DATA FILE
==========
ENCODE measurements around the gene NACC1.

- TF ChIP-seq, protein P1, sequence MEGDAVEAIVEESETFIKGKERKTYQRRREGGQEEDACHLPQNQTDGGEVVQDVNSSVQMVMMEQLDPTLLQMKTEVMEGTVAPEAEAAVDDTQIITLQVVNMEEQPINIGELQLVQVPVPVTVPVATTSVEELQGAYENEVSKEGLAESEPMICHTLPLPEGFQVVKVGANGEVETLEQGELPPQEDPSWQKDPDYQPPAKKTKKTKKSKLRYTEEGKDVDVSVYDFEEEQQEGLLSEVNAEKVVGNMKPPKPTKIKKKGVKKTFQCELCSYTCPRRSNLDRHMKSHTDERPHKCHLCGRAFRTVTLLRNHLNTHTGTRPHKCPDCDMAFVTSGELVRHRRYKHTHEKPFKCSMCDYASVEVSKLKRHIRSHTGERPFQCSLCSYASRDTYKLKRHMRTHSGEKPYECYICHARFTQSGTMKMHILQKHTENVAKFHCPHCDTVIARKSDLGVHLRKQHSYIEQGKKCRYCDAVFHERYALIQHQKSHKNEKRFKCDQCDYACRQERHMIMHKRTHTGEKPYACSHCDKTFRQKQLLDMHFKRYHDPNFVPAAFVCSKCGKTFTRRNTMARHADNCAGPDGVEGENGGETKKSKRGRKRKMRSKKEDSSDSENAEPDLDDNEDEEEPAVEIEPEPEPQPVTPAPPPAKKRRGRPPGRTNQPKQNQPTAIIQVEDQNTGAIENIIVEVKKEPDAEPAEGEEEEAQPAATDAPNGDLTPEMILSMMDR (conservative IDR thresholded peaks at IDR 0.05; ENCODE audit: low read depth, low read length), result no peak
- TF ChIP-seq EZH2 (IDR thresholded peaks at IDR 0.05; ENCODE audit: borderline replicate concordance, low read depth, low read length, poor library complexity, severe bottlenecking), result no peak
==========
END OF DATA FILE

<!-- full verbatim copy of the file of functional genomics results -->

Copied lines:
ENCODE measurements around the gene NACC1.

- TF ChIP-seq, protein P1, sequence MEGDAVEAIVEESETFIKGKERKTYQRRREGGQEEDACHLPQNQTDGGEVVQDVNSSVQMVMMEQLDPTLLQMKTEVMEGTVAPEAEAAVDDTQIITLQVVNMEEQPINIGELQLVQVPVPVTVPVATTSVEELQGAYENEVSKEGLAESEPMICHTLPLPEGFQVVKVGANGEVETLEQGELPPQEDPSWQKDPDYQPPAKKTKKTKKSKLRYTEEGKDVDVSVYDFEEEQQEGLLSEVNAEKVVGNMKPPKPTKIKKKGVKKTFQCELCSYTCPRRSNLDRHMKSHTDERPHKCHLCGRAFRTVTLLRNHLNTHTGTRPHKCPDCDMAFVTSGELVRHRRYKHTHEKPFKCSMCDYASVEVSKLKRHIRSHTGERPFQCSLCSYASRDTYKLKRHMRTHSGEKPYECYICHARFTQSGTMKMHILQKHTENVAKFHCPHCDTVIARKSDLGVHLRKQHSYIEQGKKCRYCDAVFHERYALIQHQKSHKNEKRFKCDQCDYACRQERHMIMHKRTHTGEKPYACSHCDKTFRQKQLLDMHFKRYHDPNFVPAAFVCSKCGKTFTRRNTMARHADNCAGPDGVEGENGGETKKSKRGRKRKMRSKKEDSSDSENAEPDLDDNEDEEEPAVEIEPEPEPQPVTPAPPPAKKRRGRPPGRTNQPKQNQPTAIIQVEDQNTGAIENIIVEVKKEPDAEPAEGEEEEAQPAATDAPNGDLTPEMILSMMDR (conservative IDR thresholded peaks at IDR 0.05; ENCODE audit: low read depth, low read length), result no peak
- TF ChIP-seq EZH2 (IDR thresholded peaks at IDR 0.05; ENCODE audit: borderline replicate concordance, low read depth, low read length, poor library complexity, severe bottlenecking), result no peak